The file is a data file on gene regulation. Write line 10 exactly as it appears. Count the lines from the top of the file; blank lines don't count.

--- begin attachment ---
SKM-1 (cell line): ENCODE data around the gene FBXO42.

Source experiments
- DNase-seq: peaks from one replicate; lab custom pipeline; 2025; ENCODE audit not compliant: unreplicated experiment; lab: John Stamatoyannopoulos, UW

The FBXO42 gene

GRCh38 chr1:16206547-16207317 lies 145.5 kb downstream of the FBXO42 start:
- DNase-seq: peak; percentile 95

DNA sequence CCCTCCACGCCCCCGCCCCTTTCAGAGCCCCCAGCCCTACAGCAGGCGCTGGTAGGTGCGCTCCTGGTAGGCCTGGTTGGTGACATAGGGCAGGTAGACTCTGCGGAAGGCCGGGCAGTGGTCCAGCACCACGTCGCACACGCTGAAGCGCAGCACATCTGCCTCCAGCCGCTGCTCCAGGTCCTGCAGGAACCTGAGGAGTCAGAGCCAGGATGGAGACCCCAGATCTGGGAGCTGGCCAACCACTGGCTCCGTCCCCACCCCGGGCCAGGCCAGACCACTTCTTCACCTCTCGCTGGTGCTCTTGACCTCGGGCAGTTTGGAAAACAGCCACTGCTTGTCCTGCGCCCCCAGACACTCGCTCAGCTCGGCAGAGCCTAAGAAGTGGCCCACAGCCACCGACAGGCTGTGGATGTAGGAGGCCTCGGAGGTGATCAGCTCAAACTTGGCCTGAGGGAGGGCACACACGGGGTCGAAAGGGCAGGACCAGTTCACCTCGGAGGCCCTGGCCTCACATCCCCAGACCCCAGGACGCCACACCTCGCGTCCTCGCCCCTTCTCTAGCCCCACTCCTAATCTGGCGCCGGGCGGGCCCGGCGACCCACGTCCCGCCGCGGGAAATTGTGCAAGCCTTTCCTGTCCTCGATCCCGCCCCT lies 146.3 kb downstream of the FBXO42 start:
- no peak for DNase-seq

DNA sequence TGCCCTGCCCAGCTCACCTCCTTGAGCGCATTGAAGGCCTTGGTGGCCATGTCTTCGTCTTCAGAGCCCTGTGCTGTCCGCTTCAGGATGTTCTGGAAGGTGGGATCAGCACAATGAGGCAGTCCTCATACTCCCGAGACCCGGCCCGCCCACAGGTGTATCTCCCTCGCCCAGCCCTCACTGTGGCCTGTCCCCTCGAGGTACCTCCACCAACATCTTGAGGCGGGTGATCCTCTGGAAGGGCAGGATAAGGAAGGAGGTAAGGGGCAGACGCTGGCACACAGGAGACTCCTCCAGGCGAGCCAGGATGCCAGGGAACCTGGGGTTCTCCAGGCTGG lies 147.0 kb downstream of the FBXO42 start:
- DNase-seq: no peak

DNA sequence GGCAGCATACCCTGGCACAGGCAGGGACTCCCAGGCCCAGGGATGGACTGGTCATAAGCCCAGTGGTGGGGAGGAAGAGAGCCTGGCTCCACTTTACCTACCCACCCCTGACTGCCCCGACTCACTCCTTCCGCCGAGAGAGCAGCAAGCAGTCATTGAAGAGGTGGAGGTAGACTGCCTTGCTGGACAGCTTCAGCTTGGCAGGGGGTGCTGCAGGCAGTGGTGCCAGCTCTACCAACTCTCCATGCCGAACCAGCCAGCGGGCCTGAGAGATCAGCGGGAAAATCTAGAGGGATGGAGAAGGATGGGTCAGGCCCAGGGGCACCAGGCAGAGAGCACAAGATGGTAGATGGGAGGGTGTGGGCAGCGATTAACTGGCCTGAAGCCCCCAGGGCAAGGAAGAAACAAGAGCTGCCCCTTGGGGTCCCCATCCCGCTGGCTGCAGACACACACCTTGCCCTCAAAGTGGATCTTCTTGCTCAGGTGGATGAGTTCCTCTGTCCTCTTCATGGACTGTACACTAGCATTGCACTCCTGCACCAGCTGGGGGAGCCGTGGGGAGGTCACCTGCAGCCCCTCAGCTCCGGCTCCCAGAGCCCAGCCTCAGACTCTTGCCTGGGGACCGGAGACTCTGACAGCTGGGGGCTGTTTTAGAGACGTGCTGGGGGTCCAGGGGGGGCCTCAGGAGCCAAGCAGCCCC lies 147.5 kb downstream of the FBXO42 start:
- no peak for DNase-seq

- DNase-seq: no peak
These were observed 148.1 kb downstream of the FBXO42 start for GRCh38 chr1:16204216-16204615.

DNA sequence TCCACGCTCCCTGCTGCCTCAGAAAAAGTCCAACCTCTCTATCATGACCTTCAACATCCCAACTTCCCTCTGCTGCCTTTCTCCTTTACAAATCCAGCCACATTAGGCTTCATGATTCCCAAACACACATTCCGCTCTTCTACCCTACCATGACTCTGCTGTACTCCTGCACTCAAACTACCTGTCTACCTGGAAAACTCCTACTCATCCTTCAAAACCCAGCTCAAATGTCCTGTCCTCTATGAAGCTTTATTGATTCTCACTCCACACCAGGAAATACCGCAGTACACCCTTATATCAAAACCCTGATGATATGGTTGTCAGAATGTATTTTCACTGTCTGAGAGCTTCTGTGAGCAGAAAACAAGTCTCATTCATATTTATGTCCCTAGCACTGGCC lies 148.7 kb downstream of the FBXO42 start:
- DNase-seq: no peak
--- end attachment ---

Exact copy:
- DNase-seq: no peak